Academic conferences can seem like a strange place for those of us in the alt-ac world. Conferences may not feel like a good fit for freelance academics – as freelancers, we’re not affiliated with mainstream higher education. But academic conferences offer a place to meet and pitch your book to editors, offer a workshop, and present a research paper. Even as a freelance academic, you have a voice as a scholar and expert.
Poverty is a worldwide problem. Urban and rural communities in every country struggle to survive. Poverty means food insecurity or economic and social conditions where people have little or uncertain access to enough food. Food insecurity hits people in urban, rural, and peri-urban areas (communities located around cities). While it’s easy to think that food insecurity is just an urban problem, clearly it is not. Hunger is not in a vacuum. Even if food is abundant, many people don’t have enough food on a regular basis. How can we feed more people? What are the connections between urban-rural agriculture?
The holiday season is here! I enjoyed some downtime over the long Thanksgiving weekend. Now that 2018 is on the horizon, it’s time to look back on my projects for 2017. I’m reviewing my career transition plans since I earned my doctorate in 2015. Yes, I’ve wondered if my PhD was worth it. Was it really worth all the time, money, blood, sweat, tears, uncertainty, fear, worry, headaches, anxiety, and excitement?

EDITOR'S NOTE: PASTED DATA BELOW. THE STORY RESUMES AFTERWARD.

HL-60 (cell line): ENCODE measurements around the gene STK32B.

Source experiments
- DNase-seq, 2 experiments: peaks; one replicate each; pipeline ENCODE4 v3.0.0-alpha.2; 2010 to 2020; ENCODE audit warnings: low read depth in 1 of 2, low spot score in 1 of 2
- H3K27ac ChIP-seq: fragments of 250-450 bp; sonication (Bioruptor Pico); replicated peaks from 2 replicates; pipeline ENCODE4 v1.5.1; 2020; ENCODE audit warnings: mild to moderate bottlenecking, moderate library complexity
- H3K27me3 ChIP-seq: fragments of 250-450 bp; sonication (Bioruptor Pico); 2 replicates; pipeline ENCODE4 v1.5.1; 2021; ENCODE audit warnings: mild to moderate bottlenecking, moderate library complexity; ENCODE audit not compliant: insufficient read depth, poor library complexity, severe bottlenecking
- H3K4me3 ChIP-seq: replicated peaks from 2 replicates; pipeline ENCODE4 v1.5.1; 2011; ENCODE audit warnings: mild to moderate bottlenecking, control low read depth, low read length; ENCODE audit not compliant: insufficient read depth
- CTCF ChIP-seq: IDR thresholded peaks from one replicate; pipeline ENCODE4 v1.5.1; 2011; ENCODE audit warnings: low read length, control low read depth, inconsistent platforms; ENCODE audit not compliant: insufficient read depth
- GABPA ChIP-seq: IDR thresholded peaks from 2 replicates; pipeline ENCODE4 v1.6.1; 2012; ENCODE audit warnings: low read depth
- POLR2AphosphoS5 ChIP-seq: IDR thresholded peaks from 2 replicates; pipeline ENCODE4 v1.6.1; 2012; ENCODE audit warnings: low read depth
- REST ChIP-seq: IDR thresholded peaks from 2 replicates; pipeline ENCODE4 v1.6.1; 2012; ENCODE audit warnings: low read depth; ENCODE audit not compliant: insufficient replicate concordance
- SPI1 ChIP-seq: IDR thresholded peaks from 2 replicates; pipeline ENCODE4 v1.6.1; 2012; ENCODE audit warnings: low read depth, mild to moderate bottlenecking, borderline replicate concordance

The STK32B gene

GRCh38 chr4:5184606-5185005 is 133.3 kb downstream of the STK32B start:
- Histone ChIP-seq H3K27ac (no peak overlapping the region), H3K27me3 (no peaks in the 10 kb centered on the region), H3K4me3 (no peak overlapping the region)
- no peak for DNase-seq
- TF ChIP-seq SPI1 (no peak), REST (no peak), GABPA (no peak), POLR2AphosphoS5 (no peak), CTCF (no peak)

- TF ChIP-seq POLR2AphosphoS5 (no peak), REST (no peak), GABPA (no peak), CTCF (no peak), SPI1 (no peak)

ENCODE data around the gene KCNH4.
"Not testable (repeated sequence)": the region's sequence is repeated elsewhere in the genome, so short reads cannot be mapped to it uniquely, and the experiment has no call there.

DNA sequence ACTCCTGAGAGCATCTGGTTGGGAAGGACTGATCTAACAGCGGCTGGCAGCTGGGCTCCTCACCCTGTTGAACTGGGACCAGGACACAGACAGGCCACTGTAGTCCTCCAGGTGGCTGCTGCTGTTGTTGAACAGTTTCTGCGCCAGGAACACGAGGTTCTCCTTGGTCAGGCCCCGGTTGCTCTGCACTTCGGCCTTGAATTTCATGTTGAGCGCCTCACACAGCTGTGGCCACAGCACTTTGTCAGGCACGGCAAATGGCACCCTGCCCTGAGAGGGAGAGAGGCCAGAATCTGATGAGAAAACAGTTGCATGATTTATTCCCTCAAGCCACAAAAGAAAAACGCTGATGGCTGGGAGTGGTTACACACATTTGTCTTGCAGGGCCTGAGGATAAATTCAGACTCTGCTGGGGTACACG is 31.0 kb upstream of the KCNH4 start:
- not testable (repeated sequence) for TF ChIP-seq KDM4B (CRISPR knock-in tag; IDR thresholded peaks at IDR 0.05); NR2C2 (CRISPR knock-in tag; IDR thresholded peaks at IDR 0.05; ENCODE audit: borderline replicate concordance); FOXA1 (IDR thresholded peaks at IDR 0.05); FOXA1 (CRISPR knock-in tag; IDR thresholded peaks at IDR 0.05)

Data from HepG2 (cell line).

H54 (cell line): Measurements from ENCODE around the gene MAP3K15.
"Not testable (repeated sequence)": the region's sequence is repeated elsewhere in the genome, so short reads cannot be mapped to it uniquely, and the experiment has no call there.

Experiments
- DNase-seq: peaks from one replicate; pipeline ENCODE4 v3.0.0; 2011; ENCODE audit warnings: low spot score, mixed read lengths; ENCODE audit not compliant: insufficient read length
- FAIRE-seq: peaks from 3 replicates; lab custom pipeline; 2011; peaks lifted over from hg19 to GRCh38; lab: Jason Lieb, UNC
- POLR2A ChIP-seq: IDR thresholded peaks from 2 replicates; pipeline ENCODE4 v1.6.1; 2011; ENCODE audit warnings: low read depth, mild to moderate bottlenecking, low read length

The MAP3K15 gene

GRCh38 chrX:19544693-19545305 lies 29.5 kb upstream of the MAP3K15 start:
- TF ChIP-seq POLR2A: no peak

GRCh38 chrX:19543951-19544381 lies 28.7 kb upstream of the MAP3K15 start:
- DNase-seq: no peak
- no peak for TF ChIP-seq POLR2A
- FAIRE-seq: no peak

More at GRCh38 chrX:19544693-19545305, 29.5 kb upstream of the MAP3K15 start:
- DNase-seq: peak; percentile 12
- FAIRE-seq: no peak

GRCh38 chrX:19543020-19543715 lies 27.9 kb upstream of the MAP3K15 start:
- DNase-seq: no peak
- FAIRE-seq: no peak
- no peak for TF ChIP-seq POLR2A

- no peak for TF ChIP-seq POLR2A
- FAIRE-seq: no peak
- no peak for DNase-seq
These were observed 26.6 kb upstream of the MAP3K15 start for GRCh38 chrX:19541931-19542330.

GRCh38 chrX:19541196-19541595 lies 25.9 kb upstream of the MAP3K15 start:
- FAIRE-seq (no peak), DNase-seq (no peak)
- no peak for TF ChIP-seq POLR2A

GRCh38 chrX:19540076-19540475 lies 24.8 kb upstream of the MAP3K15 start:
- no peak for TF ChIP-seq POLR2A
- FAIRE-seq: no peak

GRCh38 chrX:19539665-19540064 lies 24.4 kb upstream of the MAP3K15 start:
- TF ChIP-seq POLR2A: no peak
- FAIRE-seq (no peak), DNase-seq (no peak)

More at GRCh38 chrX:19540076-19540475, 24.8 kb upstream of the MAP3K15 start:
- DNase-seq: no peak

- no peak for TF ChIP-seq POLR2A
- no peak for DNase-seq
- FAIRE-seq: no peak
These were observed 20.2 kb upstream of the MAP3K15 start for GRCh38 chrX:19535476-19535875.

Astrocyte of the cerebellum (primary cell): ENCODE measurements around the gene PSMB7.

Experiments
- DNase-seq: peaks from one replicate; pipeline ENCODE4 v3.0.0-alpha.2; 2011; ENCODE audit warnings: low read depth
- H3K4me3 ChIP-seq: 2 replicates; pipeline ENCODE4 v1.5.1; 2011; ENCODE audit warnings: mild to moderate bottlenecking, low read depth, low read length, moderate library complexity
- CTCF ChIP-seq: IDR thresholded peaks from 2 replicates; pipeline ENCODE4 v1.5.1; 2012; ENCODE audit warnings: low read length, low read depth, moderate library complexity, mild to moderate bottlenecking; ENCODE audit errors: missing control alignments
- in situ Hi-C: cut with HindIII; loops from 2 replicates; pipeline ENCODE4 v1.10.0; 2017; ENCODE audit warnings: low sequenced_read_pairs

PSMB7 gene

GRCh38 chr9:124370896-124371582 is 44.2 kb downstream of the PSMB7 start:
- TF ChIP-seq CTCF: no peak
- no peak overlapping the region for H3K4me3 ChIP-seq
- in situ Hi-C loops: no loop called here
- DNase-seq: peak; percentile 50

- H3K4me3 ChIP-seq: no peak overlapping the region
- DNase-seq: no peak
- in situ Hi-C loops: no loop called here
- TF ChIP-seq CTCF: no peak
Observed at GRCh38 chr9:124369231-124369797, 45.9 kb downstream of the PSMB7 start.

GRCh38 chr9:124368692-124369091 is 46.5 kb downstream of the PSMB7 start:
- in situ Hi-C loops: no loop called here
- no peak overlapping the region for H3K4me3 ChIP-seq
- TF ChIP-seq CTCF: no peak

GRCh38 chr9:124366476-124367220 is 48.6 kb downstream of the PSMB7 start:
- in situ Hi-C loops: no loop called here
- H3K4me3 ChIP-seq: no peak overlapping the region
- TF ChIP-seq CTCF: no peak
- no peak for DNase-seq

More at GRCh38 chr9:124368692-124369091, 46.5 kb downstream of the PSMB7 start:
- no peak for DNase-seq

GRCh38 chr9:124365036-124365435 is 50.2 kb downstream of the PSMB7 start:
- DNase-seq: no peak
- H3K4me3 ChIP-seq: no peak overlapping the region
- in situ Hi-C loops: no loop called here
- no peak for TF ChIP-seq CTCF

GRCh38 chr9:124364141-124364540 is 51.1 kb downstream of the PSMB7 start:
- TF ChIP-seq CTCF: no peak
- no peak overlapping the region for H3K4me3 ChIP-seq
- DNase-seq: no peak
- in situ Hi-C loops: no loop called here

What is something that reduces food waste, contributes 15% to 20% of the food worldwide, recycles nutrients, and is complementary to rural agriculture? Urban agriculture. That’s right: food that we grow in the city. Peri-urban agriculture (food grown in areas around the city) is also part of this practice. Collectively, urban and peri-urban agriculture (UPA) can potentially feed 20 million people in megacities by 2020.
Everyone loves a good story: a good story means good writing. Since Dr. Patti and I completed my doctoral journey, we’ve developed a new appreciation for writing. We earned our writing chops, but writing is an evolving skill.
For example, I push myself to try different forms of writing: blogging, academic, copy writing, drafting proposals for conferences and fellowships, and emails. But another form of writing that I see too often is bad writing. Let’s talk about why scholars need a clue about good writing.
When I first thought about my dissertation, I floundered around for ideas on a research topic. I waffled between different ideas such as water conservation, animal-human relationships, transition town creation, social justice, and sustainability. Qualities of my study had to be:
- Something I was passionate about (passion is key because I’d be stuck working on one idea for many years running).
- Something relevant to the world (I didn’t want my research to sit on the shelf collecting dust in a dark corner of the library).
- Something that contributes to the existing knowledge (Yes, I wanted to add another spoke to the wheel of knowledge).
I discovered that urban food policy had all these qualities. But my real challenge was to answer the questions “So what? Who cares?”
The face of rural farming is changing. Women farmers in developing nations are critical to life and survival in rural communities. But the gender gap continues to fuel hunger:
- Laws and traditions prevent women from owning and inheriting land.
- Women own smaller, poor quality land, resulting in less productive crops.
- Women have limited access to quality seeds, fertilizers and equipment.
If given similar resources as men, women could reduce hunger by 150 million people.